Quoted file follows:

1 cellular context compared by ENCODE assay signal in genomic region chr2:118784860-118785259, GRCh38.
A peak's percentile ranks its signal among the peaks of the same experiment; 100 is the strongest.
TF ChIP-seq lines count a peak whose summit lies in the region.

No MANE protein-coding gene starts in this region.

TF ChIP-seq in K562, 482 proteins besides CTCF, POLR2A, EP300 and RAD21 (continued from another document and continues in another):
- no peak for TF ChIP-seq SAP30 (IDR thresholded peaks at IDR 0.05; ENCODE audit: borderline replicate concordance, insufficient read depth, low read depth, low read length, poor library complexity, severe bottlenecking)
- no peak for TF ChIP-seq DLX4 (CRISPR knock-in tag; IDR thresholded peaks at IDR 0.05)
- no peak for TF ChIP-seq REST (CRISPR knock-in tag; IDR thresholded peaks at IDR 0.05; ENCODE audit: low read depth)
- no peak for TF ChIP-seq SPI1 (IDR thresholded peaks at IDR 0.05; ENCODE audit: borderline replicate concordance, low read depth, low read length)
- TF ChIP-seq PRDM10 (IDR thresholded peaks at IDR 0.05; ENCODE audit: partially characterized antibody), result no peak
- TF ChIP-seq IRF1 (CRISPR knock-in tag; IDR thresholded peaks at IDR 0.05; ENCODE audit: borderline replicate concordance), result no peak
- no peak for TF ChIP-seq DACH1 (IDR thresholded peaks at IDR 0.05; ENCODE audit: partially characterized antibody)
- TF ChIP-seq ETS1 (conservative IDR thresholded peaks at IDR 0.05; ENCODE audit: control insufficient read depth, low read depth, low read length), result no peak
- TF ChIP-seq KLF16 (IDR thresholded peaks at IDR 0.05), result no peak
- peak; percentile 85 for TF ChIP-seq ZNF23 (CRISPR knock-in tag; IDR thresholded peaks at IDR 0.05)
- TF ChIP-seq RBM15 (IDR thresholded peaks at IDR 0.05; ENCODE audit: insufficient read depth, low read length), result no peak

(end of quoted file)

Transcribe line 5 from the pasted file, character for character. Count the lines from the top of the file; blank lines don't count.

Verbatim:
TF ChIP-seq in K562, 482 proteins besides CTCF, POLR2A, EP300 and RAD21 (continued from another document and continues in another):